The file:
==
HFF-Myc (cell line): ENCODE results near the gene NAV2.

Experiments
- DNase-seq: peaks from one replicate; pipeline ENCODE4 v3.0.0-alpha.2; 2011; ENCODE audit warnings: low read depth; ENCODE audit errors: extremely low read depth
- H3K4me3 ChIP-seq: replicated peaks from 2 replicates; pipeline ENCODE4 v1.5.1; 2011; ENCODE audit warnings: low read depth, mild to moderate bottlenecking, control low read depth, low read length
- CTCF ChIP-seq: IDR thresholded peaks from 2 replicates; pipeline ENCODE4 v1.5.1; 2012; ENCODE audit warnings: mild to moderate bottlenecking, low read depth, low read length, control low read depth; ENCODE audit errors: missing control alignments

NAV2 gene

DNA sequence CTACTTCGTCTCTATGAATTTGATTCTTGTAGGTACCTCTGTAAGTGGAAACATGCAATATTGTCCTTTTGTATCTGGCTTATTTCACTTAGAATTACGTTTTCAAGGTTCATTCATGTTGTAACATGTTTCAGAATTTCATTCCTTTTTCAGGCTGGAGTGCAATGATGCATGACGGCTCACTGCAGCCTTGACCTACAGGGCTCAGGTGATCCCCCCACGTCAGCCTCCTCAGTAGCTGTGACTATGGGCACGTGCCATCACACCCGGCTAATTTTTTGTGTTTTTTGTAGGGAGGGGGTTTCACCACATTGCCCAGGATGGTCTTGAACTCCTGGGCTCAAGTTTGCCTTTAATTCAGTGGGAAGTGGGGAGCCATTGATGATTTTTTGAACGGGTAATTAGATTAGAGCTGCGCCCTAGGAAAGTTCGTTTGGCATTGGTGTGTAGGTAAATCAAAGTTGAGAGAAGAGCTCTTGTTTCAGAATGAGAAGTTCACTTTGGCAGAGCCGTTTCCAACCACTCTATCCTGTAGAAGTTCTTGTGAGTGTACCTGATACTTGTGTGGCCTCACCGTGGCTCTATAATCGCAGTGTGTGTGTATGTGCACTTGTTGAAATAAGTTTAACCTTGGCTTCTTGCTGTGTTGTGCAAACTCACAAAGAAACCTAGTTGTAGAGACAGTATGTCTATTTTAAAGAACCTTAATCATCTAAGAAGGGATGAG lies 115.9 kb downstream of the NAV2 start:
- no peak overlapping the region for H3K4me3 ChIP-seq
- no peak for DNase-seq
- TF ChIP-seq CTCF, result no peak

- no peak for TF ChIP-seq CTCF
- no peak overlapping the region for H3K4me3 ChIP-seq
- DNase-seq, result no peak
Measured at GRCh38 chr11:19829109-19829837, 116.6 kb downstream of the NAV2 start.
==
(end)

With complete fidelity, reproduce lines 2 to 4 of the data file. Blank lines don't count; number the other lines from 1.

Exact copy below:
Experiments
- DNase-seq: peaks from one replicate; pipeline ENCODE4 v3.0.0-alpha.2; 2011; ENCODE audit warnings: low read depth; ENCODE audit errors: extremely low read depth
- H3K4me3 ChIP-seq: replicated peaks from 2 replicates; pipeline ENCODE4 v1.5.1; 2011; ENCODE audit warnings: low read depth, mild to moderate bottlenecking, control low read depth, low read length